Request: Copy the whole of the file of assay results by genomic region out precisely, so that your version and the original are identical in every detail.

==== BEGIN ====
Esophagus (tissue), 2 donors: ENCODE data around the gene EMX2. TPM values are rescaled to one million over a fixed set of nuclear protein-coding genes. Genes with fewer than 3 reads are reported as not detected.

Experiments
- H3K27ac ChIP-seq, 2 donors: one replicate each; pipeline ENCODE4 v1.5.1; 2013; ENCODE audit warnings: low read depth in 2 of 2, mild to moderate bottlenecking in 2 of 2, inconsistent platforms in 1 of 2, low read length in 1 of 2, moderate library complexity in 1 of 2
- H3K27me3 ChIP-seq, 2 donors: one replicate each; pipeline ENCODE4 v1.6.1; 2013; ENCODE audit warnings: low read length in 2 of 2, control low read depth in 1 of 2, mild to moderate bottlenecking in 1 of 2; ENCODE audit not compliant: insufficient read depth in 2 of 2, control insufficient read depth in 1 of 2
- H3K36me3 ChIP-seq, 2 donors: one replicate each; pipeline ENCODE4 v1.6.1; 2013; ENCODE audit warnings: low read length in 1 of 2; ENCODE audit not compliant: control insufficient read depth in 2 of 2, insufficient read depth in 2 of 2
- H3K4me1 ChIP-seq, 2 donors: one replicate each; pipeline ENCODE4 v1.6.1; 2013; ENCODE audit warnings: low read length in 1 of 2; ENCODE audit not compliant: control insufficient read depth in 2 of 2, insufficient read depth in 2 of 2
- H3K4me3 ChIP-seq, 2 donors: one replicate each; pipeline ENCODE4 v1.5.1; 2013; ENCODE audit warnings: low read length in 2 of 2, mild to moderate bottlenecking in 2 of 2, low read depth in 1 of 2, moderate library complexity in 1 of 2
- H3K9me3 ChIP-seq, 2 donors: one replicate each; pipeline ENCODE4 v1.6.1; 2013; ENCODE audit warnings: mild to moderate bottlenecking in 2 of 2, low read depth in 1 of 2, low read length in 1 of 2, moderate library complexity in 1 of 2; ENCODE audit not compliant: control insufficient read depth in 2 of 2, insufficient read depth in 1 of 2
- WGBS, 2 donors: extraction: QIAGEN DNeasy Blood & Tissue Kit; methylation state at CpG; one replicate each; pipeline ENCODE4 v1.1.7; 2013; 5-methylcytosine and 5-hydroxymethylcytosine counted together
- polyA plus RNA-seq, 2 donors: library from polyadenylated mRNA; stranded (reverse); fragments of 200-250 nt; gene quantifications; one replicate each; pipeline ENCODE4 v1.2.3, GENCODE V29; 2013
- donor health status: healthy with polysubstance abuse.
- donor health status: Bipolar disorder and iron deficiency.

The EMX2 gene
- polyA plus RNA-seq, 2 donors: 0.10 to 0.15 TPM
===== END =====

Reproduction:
Esophagus (tissue), 2 donors: ENCODE data around the gene EMX2. TPM values are rescaled to one million over a fixed set of nuclear protein-coding genes. Genes with fewer than 3 reads are reported as not detected.

Experiments
- H3K27ac ChIP-seq, 2 donors: one replicate each; pipeline ENCODE4 v1.5.1; 2013; ENCODE audit warnings: low read depth in 2 of 2, mild to moderate bottlenecking in 2 of 2, inconsistent platforms in 1 of 2, low read length in 1 of 2, moderate library complexity in 1 of 2
- H3K27me3 ChIP-seq, 2 donors: one replicate each; pipeline ENCODE4 v1.6.1; 2013; ENCODE audit warnings: low read length in 2 of 2, control low read depth in 1 of 2, mild to moderate bottlenecking in 1 of 2; ENCODE audit not compliant: insufficient read depth in 2 of 2, control insufficient read depth in 1 of 2
- H3K36me3 ChIP-seq, 2 donors: one replicate each; pipeline ENCODE4 v1.6.1; 2013; ENCODE audit warnings: low read length in 1 of 2; ENCODE audit not compliant: control insufficient read depth in 2 of 2, insufficient read depth in 2 of 2
- H3K4me1 ChIP-seq, 2 donors: one replicate each; pipeline ENCODE4 v1.6.1; 2013; ENCODE audit warnings: low read length in 1 of 2; ENCODE audit not compliant: control insufficient read depth in 2 of 2, insufficient read depth in 2 of 2
- H3K4me3 ChIP-seq, 2 donors: one replicate each; pipeline ENCODE4 v1.5.1; 2013; ENCODE audit warnings: low read length in 2 of 2, mild to moderate bottlenecking in 2 of 2, low read depth in 1 of 2, moderate library complexity in 1 of 2
- H3K9me3 ChIP-seq, 2 donors: one replicate each; pipeline ENCODE4 v1.6.1; 2013; ENCODE audit warnings: mild to moderate bottlenecking in 2 of 2, low read depth in 1 of 2, low read length in 1 of 2, moderate library complexity in 1 of 2; ENCODE audit not compliant: control insufficient read depth in 2 of 2, insufficient read depth in 1 of 2
- WGBS, 2 donors: extraction: QIAGEN DNeasy Blood & Tissue Kit; methylation state at CpG; one replicate each; pipeline ENCODE4 v1.1.7; 2013; 5-methylcytosine and 5-hydroxymethylcytosine counted together
- polyA plus RNA-seq, 2 donors: library from polyadenylated mRNA; stranded (reverse); fragments of 200-250 nt; gene quantifications; one replicate each; pipeline ENCODE4 v1.2.3, GENCODE V29; 2013
- donor health status: healthy with polysubstance abuse.
- donor health status: Bipolar disorder and iron deficiency.

The EMX2 gene
- polyA plus RNA-seq, 2 donors: 0.10 to 0.15 TPM